When I heard about this, my response was that I hoped this was the end of the long but fading smoke trail of "things we don't tell the Board."  It is deeply troubling but again, I hope for a new day in SPS and I believe that Mr. Boesche and Dr. Enfield are going to have to be the ones to show staff that is the case.

City Year

Do you know about City Year?  I had vaguely heard of it and, of course, if you see a City Year member, you see a young person in a bright red varsity jacket and khakis.   They were particularly noticeable at the recent forum on SPS put on by Seattle Channel.  I recently sat down and interviewed the head of City Year Seattle, Simon Amiel, about who City Year is and what they do in SPS.

After talking with Simon, I was very impressed and I want to raise awareness and support for City Year.  The reason I feel strongly about this is because in our high-need schools,  they are doing exactly what I would like to see happen throughout the district.  They are:
  • in schools all day
  • tutoring students
  • building relationships with students and staff and community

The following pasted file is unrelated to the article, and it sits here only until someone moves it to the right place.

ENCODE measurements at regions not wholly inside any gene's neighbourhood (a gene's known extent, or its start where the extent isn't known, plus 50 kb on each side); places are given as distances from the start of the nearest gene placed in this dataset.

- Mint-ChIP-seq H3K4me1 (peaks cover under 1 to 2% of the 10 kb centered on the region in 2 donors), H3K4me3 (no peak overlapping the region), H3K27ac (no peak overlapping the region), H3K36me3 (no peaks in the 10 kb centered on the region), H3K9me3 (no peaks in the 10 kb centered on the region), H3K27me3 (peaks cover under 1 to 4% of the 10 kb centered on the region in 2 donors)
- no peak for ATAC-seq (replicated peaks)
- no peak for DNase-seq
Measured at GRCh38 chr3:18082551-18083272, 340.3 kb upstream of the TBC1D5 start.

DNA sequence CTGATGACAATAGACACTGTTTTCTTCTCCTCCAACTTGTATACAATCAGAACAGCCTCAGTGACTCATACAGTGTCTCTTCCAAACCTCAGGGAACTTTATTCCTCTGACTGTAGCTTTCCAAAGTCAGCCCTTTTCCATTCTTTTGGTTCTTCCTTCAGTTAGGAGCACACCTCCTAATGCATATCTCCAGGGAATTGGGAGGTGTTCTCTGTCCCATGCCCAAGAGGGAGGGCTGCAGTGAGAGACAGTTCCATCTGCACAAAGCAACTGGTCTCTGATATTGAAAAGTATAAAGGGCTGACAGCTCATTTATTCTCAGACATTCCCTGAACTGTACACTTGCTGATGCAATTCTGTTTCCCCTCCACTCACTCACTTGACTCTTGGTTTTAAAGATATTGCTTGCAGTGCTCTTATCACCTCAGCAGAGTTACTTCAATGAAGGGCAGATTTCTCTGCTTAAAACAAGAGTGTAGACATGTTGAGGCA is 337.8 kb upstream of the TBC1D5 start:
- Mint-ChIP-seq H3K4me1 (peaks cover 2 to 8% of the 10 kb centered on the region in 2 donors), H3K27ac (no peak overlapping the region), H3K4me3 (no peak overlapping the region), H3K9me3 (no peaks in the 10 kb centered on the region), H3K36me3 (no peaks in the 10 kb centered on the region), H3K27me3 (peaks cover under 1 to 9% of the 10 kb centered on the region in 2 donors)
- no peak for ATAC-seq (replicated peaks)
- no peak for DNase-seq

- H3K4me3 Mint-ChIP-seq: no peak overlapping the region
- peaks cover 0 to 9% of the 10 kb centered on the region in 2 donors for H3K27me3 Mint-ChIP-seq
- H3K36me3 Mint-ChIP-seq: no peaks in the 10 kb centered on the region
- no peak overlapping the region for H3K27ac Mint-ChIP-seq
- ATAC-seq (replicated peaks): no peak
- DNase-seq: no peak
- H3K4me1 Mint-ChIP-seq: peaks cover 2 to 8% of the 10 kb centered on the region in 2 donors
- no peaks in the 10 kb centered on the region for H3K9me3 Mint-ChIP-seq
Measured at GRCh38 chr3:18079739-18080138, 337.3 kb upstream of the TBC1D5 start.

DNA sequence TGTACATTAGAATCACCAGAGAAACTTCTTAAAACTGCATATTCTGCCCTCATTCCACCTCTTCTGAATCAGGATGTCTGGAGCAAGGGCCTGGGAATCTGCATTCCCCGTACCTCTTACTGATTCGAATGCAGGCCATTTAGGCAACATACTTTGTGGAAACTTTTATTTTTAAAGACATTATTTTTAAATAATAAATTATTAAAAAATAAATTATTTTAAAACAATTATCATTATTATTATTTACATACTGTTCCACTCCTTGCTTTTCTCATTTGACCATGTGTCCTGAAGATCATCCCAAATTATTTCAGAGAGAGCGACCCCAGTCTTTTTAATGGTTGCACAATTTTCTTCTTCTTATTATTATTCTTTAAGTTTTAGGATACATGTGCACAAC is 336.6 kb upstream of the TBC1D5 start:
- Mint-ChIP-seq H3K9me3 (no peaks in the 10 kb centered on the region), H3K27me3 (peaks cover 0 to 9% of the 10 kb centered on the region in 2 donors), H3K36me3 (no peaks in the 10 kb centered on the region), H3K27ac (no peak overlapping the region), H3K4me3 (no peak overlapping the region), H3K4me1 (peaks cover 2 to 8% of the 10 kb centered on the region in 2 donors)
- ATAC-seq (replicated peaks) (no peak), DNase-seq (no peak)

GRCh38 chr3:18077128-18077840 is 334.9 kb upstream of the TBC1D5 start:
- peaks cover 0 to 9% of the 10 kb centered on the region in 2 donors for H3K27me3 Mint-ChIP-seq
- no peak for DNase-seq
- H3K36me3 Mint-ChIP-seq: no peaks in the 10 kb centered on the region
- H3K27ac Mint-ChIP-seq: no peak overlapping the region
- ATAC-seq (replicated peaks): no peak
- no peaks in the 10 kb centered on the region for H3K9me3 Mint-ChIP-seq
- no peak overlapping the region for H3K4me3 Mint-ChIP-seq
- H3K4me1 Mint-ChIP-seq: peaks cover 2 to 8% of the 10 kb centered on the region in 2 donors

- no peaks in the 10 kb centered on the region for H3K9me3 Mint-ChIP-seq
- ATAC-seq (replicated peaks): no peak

• being role models to students
This is the kind of intimate and direct intervention that many of these students need.

First, from their website, a little background information:

Twenty years ago, City Year was founded by Michael Brown and Alan Khazei, then-roommates at Harvard Law School, who felt strongly that young people in service could be a powerful resource for addressing our nation's most pressing issues.

The name “City Year” reflects the idea that just as young people enroll in a freshman, sophomore, junior, and senior year at school, so too should they be challenged to dedicate themselves to a “city year” of full-time service, idealism, civic engagement, and leadership development.

City Year unites young people of all backgrounds for a year of full-time service, giving them the skills and opportunities to change the world.  As tutors, mentors and role models, these diverse young leaders help children stay in school and on track, and transform schools and communities across the United States, as well as through international affiliates in Johannesburg, South Africa and London, England. Just as important, during their year of service corps members develop civic leadership skills they can use throughout a lifetime of community service.

City Year has a 9-1 applicant ratio.  They take young people from ages 17-24.   You don't have to have a college degree but given that it is a competitive application process, it doesn't hurt.  They have taken applicants with just a high school diploma.

They have varied funding with one-third from the feds and two-thirds their own fundraising.  (They are endorsed by Secretary Duncan.)  They have been working in Seattle since nearly the inception of City Year.